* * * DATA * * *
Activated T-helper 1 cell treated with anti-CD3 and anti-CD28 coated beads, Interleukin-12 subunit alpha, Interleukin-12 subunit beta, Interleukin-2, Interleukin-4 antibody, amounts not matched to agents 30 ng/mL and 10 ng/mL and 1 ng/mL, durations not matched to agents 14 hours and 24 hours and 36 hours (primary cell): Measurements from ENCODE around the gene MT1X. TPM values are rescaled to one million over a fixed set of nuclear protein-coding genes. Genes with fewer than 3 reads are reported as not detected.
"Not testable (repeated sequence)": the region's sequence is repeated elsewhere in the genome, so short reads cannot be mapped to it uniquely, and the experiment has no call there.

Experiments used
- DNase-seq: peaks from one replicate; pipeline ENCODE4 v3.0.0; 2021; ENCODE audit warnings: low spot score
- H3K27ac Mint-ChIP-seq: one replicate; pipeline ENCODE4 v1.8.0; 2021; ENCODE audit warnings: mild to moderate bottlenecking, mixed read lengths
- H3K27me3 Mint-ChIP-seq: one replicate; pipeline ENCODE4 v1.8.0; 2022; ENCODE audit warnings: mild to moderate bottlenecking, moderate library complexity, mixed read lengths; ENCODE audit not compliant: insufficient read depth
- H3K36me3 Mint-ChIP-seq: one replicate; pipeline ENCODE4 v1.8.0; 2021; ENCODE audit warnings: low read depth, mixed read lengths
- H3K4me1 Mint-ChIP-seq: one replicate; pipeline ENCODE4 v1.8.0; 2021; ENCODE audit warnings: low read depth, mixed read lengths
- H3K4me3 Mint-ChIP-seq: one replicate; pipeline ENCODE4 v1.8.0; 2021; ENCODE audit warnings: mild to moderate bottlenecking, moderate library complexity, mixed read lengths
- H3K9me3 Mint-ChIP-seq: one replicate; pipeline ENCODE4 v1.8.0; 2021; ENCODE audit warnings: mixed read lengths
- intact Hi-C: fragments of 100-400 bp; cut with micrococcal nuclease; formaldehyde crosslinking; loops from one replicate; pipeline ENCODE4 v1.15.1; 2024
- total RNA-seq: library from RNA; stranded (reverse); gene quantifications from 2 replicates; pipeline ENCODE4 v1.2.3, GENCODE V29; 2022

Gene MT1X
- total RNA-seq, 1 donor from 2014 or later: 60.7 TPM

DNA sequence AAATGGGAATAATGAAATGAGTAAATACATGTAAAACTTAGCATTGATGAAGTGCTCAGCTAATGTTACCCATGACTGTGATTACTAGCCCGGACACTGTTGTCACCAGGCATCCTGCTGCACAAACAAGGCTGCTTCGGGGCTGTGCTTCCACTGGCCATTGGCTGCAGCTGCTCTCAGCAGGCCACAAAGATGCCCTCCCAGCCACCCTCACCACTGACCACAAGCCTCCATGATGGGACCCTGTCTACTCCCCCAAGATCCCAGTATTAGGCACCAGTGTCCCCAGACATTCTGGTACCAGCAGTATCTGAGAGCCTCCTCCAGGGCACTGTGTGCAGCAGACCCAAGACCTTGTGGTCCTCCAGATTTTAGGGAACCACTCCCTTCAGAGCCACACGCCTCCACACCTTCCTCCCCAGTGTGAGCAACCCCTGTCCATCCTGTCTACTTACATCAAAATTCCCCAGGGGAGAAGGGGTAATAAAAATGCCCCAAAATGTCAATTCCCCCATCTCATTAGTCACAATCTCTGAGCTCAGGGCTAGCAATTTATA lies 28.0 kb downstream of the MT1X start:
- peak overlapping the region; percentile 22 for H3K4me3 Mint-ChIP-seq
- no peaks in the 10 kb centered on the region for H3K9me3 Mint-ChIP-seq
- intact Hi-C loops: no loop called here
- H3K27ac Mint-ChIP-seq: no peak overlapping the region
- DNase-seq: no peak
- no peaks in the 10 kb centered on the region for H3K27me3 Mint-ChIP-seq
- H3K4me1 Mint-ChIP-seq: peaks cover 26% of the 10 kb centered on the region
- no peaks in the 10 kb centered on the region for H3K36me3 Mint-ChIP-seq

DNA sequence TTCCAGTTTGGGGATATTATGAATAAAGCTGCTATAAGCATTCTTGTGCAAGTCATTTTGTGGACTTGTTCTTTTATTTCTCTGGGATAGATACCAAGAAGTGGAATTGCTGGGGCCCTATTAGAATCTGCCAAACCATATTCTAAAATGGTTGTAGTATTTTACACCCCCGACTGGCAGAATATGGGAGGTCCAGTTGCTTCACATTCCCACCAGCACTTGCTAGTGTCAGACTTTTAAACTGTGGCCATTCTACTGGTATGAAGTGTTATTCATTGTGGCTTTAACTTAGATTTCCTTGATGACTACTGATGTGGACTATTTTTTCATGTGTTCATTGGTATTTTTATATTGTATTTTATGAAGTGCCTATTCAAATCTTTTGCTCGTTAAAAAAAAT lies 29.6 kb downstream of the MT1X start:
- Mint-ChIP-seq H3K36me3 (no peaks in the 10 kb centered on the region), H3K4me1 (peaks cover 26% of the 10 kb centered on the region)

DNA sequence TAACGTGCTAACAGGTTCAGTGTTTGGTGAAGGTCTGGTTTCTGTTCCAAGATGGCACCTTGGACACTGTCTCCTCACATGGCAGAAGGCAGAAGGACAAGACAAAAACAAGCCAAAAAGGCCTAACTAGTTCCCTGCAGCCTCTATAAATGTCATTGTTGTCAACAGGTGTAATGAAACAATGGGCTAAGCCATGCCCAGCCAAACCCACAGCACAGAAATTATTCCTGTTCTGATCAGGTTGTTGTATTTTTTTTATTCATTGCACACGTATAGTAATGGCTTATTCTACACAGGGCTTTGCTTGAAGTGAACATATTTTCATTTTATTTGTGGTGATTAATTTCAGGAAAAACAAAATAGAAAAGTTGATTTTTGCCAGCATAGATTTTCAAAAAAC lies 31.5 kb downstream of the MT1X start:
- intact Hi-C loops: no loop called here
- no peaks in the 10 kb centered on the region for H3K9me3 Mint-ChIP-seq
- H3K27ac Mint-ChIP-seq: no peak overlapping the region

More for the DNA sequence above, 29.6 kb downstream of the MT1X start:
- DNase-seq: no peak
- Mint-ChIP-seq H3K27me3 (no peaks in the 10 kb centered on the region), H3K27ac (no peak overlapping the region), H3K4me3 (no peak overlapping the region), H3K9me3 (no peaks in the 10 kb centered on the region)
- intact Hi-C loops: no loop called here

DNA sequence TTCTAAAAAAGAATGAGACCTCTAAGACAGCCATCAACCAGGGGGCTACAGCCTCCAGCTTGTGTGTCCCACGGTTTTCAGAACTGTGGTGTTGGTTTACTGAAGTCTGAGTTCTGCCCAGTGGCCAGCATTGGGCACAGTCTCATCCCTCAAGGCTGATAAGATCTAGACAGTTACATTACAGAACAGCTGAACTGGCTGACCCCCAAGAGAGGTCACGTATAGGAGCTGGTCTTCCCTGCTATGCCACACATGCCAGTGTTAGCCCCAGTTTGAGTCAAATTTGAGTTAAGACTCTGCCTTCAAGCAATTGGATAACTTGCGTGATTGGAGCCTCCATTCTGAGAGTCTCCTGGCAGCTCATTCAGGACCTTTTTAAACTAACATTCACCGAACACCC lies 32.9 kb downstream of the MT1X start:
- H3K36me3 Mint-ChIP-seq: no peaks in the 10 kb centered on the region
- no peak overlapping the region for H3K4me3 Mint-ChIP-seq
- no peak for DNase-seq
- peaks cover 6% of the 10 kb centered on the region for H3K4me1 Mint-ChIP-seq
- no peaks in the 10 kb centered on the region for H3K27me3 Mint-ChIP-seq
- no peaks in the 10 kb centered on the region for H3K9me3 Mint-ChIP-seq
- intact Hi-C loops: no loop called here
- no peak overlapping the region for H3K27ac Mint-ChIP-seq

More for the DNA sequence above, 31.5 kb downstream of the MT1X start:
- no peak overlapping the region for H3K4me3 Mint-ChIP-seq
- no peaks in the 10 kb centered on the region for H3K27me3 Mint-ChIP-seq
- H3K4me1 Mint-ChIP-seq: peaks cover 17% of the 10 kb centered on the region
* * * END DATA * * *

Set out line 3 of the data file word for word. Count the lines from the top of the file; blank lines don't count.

Experiments used